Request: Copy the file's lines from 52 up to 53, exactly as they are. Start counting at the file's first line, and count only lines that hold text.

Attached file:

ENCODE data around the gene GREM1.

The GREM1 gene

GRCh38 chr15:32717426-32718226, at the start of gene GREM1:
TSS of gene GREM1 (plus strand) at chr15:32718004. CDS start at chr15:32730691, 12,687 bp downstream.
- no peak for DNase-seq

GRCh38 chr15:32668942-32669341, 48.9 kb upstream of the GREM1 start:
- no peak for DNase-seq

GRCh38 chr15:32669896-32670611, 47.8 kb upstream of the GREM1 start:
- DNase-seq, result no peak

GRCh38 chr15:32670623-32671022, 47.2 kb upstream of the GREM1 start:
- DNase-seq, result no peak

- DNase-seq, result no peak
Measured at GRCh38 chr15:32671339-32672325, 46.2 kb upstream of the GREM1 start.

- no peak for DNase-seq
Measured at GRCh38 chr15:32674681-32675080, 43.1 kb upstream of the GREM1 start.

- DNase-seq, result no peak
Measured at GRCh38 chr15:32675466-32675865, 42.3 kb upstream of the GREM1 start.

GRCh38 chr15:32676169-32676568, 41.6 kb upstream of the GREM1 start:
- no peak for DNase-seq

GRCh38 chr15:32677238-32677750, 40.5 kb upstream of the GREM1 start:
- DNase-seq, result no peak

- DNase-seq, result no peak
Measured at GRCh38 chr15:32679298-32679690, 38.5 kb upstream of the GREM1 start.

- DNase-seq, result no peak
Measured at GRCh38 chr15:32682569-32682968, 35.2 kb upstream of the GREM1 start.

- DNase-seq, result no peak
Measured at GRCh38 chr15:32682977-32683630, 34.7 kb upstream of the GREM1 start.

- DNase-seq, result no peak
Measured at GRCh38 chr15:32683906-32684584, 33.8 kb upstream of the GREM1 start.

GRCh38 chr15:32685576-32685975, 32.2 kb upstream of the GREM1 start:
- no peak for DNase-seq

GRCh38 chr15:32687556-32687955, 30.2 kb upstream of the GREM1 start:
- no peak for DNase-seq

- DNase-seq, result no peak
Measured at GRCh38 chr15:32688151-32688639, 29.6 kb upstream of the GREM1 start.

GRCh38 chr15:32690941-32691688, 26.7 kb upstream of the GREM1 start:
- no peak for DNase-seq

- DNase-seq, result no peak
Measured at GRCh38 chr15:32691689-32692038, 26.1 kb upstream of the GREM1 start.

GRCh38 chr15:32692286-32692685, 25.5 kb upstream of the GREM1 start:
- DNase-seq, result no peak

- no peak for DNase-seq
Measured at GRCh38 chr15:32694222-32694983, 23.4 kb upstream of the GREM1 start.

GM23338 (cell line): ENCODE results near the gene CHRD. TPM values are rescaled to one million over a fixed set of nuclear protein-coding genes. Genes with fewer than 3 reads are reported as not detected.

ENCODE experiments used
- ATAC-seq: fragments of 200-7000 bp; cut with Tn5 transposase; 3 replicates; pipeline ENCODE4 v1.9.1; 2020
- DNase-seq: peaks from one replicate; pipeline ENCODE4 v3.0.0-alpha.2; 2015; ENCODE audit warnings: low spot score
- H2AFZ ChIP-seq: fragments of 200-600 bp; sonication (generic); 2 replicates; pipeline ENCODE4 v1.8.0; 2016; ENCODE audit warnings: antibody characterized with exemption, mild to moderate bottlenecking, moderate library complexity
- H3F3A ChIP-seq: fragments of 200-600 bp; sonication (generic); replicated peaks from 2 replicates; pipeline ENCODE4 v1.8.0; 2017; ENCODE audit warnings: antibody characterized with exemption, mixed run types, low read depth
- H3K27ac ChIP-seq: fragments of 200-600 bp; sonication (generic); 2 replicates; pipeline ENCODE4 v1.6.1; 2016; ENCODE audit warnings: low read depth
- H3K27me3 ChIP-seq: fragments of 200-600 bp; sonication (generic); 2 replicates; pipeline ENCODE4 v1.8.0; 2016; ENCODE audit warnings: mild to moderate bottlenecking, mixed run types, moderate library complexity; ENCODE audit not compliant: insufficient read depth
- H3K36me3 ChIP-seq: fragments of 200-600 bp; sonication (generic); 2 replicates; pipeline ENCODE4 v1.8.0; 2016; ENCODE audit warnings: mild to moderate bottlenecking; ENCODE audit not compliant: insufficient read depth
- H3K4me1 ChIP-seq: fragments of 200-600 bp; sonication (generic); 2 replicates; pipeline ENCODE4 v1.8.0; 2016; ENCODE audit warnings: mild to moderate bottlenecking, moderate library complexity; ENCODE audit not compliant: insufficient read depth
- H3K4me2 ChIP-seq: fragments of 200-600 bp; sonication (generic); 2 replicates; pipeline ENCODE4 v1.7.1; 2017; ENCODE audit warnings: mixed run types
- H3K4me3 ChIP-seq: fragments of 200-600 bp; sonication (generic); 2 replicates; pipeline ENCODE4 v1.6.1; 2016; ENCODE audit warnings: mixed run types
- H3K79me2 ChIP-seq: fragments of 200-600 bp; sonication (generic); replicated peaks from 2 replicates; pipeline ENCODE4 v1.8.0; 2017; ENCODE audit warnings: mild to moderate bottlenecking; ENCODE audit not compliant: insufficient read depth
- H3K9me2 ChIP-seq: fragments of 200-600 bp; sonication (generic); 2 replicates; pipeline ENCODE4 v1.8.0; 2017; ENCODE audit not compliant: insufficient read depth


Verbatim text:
- H3K36me3 ChIP-seq: fragments of 200-600 bp; sonication (generic); 2 replicates; pipeline ENCODE4 v1.8.0; 2016; ENCODE audit warnings: mild to moderate bottlenecking; ENCODE audit not compliant: insufficient read depth
- H3K4me1 ChIP-seq: fragments of 200-600 bp; sonication (generic); 2 replicates; pipeline ENCODE4 v1.8.0; 2016; ENCODE audit warnings: mild to moderate bottlenecking, moderate library complexity; ENCODE audit not compliant: insufficient read depth